The stretch of coastline extending west from Opatija enjoys an element that we have not seen in any other prized beach destination: a 12-kilometer pathway linking the area’s villages. The Lungomare winds in and out of rocky inlets, passes beneath Art Nouveau villas and highlights town parks. It was brilliantly designed to remain away from the main road and firmly at water’s edge to offer walkers a peaceful and lush passage between towns. The islands of Krk and Cres scroll out across the horizon.
Our destination this morning is Lovran. Lovran has something no other town along the Riviera has: a walled, medieval town center. Its crooked, narrow alleyways are great fun to explore. Here you’ll discover tiny chapels, private gardens, quirky facades, and a surprisingly innovative restaurant nestled into a small piazza barely 20 foot square.
After a delicious and leisurely lunch, our private van awaits just a few paces away for our journey to Rab Island. Our course passes directly alongside Krk and Cress, giving us our first impressions of the island life to come. When the current Croatian president wants to spend time on the islands, he chooses Rab. He stays at the Hotel Arbiana, and he dines by candlelight in the garden at Arbiana’s slow-food restaurant. We see no reason not to follow his lead!
Rab Island is simply the best-kept secret of the Dalmatian Coast. That may be because technically it belongs to the Kvarner Islands. The first Dalmatian Island is Pag, just two kilometers away. Still, Rab exhibits all the characteristics of the most popular islands to the south (Hvar and Korcula) without any of the mass tourism that overwhelms them. Rab has a fascinating dual personality. Half of the island is lush and green, while the other half is as bare as the moon. Today, we’re off for an exploration of the green side.
From our hotel garden, we step into the heart of the old town. We stroll past the four churches whose towers give Rab Town its distinctive skyline and enter the town park. This is where people slip away in the morning to read the paper or chat in peace. Passing through the park, we drop down into the Bay of Euphemia, named after the Franciscan Monastery at the bay’s mouth. At the monastery, the island goes silent. For the rest of the morning, our path wanders through shady woods, popping out occasionally at the sea for glimpses of Rab Town and the mainland far in the distance.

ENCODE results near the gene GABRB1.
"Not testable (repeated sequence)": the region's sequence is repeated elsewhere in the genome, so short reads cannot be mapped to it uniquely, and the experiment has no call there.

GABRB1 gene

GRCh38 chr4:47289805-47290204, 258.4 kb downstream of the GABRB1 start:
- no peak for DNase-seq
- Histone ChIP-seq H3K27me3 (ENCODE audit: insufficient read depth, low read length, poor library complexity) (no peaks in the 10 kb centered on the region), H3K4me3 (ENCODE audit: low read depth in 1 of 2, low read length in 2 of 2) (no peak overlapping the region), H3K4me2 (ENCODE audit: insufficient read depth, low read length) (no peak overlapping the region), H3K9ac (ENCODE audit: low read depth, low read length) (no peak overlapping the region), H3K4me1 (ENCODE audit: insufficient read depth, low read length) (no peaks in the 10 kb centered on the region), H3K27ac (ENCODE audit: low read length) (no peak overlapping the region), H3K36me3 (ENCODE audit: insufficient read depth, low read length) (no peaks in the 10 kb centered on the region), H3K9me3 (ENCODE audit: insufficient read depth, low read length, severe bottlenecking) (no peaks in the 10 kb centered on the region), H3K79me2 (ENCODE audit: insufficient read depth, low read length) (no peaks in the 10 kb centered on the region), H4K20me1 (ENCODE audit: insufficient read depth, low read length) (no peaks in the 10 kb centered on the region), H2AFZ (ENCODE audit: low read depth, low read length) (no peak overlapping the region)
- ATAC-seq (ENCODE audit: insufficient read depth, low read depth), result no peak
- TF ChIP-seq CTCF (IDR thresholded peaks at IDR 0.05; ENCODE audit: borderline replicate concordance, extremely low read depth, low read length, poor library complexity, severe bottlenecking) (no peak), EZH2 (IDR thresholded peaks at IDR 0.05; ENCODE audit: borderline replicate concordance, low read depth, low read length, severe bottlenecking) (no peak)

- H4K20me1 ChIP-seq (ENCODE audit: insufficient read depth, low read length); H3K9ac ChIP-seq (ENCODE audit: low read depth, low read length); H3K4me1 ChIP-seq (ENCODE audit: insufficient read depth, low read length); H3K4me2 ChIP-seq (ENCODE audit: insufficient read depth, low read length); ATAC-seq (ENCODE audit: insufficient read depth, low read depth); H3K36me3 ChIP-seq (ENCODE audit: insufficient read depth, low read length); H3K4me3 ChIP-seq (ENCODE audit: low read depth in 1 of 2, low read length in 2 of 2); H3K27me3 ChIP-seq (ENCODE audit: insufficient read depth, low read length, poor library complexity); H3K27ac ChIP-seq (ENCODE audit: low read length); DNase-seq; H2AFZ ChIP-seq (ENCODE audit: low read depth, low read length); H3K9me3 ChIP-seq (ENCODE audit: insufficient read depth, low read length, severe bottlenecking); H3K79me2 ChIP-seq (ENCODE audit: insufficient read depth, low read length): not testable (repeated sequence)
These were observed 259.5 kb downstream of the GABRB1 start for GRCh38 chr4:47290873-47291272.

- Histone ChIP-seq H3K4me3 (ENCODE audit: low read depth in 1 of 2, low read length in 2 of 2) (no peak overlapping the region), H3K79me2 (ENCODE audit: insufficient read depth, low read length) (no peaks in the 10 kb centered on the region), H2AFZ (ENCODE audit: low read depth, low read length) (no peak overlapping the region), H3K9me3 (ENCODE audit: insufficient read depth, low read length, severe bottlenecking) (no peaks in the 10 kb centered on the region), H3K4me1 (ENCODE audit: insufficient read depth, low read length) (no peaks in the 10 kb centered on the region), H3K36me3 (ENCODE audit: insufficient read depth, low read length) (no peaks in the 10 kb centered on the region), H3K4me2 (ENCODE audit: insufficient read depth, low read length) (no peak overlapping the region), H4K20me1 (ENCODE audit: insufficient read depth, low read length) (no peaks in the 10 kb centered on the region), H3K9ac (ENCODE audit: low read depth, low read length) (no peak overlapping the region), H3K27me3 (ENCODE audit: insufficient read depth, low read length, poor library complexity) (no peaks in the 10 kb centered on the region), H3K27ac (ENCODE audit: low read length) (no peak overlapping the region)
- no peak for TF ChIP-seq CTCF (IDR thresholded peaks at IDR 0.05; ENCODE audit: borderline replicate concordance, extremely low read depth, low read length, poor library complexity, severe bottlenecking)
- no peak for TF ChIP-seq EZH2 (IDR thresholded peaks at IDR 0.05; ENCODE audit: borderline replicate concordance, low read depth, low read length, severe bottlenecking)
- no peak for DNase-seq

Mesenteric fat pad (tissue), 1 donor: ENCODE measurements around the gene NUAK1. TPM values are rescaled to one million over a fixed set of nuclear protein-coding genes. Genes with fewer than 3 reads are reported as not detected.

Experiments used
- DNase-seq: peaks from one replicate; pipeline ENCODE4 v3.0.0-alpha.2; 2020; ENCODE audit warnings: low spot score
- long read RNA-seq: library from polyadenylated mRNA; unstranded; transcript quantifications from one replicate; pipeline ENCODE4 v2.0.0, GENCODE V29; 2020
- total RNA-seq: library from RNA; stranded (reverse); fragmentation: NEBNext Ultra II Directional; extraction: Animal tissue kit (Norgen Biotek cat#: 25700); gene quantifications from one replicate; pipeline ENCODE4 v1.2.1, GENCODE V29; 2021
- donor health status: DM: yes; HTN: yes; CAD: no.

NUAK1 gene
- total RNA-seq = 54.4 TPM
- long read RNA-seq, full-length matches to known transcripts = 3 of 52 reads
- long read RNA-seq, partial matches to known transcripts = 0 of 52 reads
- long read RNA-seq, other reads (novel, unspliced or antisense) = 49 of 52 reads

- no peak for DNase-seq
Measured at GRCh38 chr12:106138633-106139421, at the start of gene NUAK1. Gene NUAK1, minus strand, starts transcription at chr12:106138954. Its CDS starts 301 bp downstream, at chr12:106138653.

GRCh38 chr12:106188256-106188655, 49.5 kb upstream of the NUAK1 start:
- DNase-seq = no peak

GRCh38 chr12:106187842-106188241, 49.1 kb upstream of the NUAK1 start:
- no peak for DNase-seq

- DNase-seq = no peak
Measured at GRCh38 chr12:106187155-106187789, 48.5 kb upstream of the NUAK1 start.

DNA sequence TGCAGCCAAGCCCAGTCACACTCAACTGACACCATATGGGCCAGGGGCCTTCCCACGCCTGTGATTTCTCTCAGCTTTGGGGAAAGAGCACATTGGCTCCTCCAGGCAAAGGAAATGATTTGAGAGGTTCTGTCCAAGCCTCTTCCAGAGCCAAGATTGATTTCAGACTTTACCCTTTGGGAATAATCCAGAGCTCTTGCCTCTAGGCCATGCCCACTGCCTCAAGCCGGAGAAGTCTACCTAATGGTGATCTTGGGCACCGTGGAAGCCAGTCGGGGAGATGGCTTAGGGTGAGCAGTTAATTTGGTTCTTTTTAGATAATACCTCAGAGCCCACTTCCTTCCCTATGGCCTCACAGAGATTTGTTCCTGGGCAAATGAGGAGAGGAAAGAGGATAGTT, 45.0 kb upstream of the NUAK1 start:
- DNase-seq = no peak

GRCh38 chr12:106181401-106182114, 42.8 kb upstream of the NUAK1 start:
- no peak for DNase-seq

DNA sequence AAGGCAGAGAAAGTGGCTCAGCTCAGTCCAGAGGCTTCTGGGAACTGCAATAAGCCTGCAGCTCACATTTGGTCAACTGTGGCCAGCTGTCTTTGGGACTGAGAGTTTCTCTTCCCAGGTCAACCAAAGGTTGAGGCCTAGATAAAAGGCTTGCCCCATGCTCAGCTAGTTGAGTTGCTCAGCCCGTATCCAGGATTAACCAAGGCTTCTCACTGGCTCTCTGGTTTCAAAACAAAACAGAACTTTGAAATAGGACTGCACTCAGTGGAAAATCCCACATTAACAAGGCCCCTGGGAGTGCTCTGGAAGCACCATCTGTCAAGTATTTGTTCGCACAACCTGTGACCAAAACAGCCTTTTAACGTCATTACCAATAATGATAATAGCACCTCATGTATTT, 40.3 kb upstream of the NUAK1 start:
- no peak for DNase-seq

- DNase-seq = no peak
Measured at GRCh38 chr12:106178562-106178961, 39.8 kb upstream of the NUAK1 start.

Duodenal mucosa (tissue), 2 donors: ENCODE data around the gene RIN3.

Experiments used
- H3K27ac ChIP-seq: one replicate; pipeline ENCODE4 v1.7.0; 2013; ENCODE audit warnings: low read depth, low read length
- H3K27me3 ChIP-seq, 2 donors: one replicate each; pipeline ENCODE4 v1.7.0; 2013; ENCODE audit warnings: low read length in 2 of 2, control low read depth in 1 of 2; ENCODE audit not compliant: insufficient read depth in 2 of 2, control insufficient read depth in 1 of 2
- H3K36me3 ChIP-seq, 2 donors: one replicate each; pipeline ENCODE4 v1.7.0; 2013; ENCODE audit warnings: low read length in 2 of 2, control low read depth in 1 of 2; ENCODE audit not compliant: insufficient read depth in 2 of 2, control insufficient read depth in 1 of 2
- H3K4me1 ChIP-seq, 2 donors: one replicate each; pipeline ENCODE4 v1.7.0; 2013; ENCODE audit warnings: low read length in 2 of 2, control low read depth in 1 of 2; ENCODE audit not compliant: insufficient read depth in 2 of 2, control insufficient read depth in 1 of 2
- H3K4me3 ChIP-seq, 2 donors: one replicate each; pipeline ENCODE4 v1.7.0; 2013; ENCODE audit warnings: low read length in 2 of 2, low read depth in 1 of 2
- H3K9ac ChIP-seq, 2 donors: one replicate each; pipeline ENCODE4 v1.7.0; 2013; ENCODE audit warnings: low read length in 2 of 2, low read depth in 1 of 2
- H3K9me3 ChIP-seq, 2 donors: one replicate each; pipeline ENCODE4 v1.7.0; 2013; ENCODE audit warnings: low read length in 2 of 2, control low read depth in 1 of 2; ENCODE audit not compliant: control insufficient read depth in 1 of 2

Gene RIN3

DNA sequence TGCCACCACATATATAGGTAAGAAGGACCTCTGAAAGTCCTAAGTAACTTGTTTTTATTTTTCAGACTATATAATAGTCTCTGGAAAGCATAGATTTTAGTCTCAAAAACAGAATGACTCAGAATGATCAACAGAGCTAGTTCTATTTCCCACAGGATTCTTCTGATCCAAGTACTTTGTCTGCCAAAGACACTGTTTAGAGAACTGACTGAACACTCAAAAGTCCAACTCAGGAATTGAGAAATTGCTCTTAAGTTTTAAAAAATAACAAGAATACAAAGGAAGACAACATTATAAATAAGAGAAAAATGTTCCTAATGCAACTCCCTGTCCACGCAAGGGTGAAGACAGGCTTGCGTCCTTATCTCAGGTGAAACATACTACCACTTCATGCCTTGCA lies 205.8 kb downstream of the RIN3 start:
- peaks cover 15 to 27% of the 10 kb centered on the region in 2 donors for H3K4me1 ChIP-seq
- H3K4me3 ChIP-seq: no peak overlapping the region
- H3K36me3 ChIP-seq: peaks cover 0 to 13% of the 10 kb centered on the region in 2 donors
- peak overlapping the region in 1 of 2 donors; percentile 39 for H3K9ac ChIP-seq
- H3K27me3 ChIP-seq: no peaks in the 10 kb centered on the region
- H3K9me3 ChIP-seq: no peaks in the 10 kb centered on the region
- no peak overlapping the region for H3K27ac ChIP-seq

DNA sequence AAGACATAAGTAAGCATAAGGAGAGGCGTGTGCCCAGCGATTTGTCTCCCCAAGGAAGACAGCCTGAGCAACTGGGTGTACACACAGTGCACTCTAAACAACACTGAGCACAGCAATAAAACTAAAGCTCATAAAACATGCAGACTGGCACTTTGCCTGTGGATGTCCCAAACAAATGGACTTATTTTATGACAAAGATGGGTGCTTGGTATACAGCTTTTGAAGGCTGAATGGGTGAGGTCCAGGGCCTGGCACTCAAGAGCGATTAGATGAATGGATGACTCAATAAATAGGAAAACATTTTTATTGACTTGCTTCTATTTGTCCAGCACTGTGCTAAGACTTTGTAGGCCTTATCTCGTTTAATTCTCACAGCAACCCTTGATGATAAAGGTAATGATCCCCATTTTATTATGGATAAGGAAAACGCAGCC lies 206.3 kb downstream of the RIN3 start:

After lunch in a secluded bay, we are met by private boat for a scenic sail back to the harbor in Rab Town. So far, we have not had the opportunity to explore Rab Town proper, so we take this opportunity to get you acquainted with its unique shops and artisan markets. All this day needs is a wine tasting at the town enoteca and a traditional island meal of peka (slowly roasted lamb) to bring it to a perfect close.
The national colors of Greece are white and blue, and among the hills of eastern Rab it feels as if a Greek flag should be waving proudly. This is an arid and austere landscape of white volcanic rock and the deep blue of the Adriatic Sea. Its simplicity is exhilarating, and a stark contrast to our previous experiences on the island.
Our walk this morning leads up a densely wooded path and through a tight gorge before popping out on the white plateau at the island’s summit. Our view extends over a dozen islands and the Velebit massif on the mainland. It is customary for visitors to construct a small rock sculpture to mark their passing on the plateau. You may choose to try your hand at this or simply admire the acres of other sculptures silhouetted by the sea.
Nearby, a lattice of high, stonewalls form the pens where the island’s sheep are raised. We’ll enjoy a stop at an isolated and rustic café where they produce their own Rab Island pecorino before descending on a gentle country road back to town.
The colorful umbrellas of the harbor call out to us for a late lunch. Afterward we catch the ferry to the mainland and hop in our private van for the 2 1/2 hour journey to the Croatian capitol of Zagreb.
This evening, we enjoy a final celebratory meal together at the hotel’s renowned restaurant, Zinfandel.
We strongly recommend that you add an additional day to your trip here. Zagreb is an overlooked European capitol. It is vibrant, full of interesting museums and neighborhoods, and free from tourist crowds. From Zagreb, you also have easy connections by rail or plane to Ljubljana, Dubrovnik and other European cities.
Whatever your travel plans, we will go over them with you and make sure that your continuing journey is as easy and effortless as possible.
The Toplice is the most elegant address on Lake Bled and sits directly atop the curative mineral springs that made Bled famous in the 1800s. It’s lobby and balconies all share extraordinary views of the lake, castle, church and island. Relax on your balcony or at the spa, or feel free to head out on the lake in one of the hotel’s private boats.
In the late 19th century, Opatija was the most elegant seaside resort of the Austrian Empire and the Villa Hasslinger was one of its most spectacular properties. Today, it has been meticulously restored and renamed the Milenij (Millennium). It is situated in the heart of Opatija next to one of Croatia’s most lovely parks.
When the current Croatian president visits the islands, he chooses Rab Island. He stays at the Hotel Arbiana, and he dines by candlelight in the garden at Arbiana’s restaurant. We see no reason not to follow his lead!
The Hotel Esplanade was built in 1925 to accommodate visitors passing through on the luxurious Orient Express. To this day, its sumptuous rooms, acclaimed restaurant and perfect location make it the first choice of discerning travelers. Previous guests include Josephine Baker, Louis Armstrong, Catherine Deneuve and Woody Allen. Let’s join them.